Months before the actual day of the Afghan Election for 2014 and even when the campaign period officially began, stress and worries over the status of women in Afghanistan before, during, and after transition were conveyed everywhere in the country. There was rhetoric over a possible diminish of Afghan women’s rights, which translates into the disregard of all the many years of work towards gender equality and women empowerment in Afghanistan. Thus, talk about regression of women’s status was difficult to contain and in fact was already spreading. Nearing the outcome of the second run-off (that is hoped to name the next president of the country), it could not be helped that feelings of anxiety has been piling up.
Those men and women who are working conscientiously, in their respective capacities, to ensure that Afghan women’s status would not retrogress in what it used to be before 2001 are highly commendable. But there is a concern that needs to be raised. In this widespread and usually general discussion of any matter, thus including the subject matter on the Afghan woman’s fate, only those of the majority’s experience or those that are observable are tackled; only those topics or instances that people are comfortable dealing with are brought to the fore. More often than not, some narratives are kept on the periphery for such reasons that these are judged to be unworthy or these are meant to be covered to defend specific interest.
Take the case of narratives regarding violence against women. The popular narratives greatly revolve around stories of physical violence in which men are the perpetrators. It’s rare to find published or well-discussed stories of harassment done on women, whether emotionally or verbally, by women. These forms of violence, though may not leave physical, observable marks, but are more lasting than physical beating. It encroaches into the well-being of a person that serves as the core of his or her existence. In the case of women, particularly many Afghan women who are still in the process of building a strengthened well-being, experiencing this violence is debilitating, more so, if this was done by fellow Afghan women, whom they see to be their allies in their emancipation from the rigid and often harmful economic, political, and social structures in the society. If never addressed, this can lead to what the writer calls the “death of hope” which further leads to the “cessation of aspiring for one’s life purpose.” How then can these stories be examined?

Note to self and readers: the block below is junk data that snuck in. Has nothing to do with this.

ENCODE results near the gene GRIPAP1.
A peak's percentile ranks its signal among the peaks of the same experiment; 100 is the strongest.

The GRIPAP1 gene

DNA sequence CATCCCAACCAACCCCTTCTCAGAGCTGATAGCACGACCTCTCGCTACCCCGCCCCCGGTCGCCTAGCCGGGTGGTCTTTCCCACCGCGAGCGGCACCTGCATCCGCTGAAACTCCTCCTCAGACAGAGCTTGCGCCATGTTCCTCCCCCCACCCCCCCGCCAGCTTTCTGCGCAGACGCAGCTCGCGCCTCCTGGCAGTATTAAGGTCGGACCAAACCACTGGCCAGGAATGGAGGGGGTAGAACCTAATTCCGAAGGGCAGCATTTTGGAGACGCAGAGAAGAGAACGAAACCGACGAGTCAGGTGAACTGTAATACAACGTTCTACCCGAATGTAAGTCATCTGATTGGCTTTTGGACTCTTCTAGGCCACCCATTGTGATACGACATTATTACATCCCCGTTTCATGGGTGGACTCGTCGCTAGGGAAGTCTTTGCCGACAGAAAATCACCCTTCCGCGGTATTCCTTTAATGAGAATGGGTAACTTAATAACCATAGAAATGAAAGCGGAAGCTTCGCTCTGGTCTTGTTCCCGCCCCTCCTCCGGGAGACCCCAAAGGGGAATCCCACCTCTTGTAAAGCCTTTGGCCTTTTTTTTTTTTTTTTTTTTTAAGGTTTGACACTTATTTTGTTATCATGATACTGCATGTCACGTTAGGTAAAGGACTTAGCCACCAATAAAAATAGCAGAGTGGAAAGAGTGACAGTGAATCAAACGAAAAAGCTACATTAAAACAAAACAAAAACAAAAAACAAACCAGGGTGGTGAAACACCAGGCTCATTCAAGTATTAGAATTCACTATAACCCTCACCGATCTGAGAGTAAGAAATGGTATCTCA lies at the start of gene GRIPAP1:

Accounts of ordinary Afghan men who value, both in words and actions, the contributions of women are seldom conveyed publicly and examined. It is not so, for Afghan men who are occupying significant public positions. The discomfort, probably of ordinary Afghan men, over sharing this experience is understandable given the norms and practices in Afghanistan. However, this could be a promising catalyst towards the inclusion and the greater realization of men of the essence of their participation in the promotion of women’s rights in Afghanistan.
These are just few areas related to the status of Afghan women that have remained on the fringe of the general rhetoric. Including them in the discourses in the general public sphere more often (e.g. in research, in public debates at different levels and sectors, including the media, and in programme or project developments) will be a constructive step towards more gender equality and women empowerment in Afghanistan.